coffee cart 1 small fileOur class was not sure how people were going to react to the coffee shop, but it has been a huge success. Both staff and Gompers members in our program rooms come out into the hallways on school mornings when they hear that “The Very Gompers Coffee Shop” has arrived. The students are very excited to be going around and interacting with everyone. My students are learning how to count dollar bills in order to increase their purchasing skills and their understanding of how money works.

Last year, I did most of the shopping for the coffee shop each week. However, this year the students are going to Sam’s Club to get the supplies for the coffee shop. They have a great time getting the items on the shopping list and are learning more about the different facets of running a business.

Since we have started the coffee shop, I have seen such growth in the students — in confidence, in social skills, and in handling of money. For those reasons alone, “The Very Gompers Coffee Shop” is the perfect brew for my classroom.

Heather Hall received her master’s degree in special education at ASU. She is trained in the TEACCH Model and is working on becoming a certified trainer in both TEACCH and the PECS communication system.

Students exposed to new frontiers at Safeway Training Center

By Dory Chamas

Ms. Chamas' high-school class recently visited the Safeway Training Center at Gompers' Employment Services campus in Glendale.

Ms. Chamas’ high-school class recently visited the Safeway Training Center at Gompers’ Employment Services campus in Glendale.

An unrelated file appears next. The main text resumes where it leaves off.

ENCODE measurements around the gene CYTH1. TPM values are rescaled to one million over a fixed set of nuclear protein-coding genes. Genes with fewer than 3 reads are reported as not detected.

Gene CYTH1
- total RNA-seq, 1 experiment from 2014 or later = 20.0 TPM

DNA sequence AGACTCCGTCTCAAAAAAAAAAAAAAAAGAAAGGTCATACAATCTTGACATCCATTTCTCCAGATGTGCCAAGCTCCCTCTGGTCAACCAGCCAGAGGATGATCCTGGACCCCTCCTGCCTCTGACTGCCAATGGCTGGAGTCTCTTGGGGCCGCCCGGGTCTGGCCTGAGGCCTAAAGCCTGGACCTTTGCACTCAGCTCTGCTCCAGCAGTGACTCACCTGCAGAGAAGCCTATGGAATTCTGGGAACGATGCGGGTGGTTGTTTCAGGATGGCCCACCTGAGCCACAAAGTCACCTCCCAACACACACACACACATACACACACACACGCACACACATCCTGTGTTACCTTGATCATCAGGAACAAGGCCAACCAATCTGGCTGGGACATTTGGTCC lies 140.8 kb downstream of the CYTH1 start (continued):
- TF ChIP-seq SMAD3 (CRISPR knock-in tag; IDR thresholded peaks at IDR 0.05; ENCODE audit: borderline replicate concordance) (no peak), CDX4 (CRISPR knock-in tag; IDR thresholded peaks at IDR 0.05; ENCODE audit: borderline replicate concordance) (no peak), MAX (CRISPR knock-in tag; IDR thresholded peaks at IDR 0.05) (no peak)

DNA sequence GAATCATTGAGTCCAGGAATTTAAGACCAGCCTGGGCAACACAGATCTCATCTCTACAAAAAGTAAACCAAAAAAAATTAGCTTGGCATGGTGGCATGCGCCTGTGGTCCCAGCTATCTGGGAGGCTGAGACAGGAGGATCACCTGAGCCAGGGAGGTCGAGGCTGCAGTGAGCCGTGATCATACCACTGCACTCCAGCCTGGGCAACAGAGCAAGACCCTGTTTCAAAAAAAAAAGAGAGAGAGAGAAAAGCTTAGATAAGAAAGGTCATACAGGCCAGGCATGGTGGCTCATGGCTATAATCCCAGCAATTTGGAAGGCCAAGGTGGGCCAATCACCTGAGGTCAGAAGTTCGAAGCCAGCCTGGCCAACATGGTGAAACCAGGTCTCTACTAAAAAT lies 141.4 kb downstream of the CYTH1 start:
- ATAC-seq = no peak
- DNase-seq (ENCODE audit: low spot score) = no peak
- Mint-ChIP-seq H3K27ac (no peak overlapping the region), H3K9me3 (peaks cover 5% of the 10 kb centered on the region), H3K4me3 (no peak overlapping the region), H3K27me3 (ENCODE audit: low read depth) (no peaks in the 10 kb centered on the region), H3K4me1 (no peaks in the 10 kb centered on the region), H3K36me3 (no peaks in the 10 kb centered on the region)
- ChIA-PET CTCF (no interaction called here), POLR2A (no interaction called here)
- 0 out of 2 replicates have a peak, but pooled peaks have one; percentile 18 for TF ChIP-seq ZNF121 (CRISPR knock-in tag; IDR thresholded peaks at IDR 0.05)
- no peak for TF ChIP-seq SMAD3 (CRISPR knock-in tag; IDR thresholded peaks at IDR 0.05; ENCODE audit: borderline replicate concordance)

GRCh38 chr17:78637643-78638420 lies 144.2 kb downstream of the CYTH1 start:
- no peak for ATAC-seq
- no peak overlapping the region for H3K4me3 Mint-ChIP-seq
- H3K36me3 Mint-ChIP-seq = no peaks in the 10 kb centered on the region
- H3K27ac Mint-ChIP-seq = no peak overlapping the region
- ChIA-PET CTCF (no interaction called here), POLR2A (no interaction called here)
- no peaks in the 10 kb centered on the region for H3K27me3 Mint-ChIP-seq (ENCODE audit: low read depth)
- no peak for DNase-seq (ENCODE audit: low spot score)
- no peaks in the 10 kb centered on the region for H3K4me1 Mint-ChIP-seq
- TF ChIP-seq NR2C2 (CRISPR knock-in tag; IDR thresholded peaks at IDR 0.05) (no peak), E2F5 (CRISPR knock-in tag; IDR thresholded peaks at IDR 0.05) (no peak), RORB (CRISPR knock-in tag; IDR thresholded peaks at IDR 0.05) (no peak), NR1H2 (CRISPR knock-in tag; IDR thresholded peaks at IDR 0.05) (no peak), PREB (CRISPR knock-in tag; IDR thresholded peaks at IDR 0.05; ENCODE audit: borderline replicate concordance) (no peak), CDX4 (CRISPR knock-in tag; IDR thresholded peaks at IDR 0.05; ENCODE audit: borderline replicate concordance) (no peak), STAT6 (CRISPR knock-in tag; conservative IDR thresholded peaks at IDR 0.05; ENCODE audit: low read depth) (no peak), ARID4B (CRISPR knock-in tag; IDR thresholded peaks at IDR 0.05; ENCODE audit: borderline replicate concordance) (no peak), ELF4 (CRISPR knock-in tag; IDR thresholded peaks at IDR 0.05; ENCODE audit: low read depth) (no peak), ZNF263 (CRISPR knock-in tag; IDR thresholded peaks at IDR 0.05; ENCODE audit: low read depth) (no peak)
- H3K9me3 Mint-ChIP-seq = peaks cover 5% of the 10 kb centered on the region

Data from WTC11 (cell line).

Life is more than reading, writing and math. It also involves immersion in other skills necessary to succeed in both work and life.

The students in my transitional classroom recently made their first visit to the Safeway Training Center at our Gompers Employment Services campus in Glendale. Once there, they received an introduction to the job skills needed to work in a grocery store. As a group, we will be doing hands-on training with activities such as bagging, cashiering, stocking merchandise and recognizing the various departments in a grocery-store setting. The students will learn social skills as well as organizational abilities, money skills and customer service.

I believe this learning experience not only will benefit my students in their daily lives by giving them independence, but also will help them adapt to the community. I really am looking forward to seeing the new abilities they learn, because ultimately their success is my reward.

Dory Chamas, who earned her master’s degree in special education from Arizona State University, teaches our high-school classroom at Gompers Private School.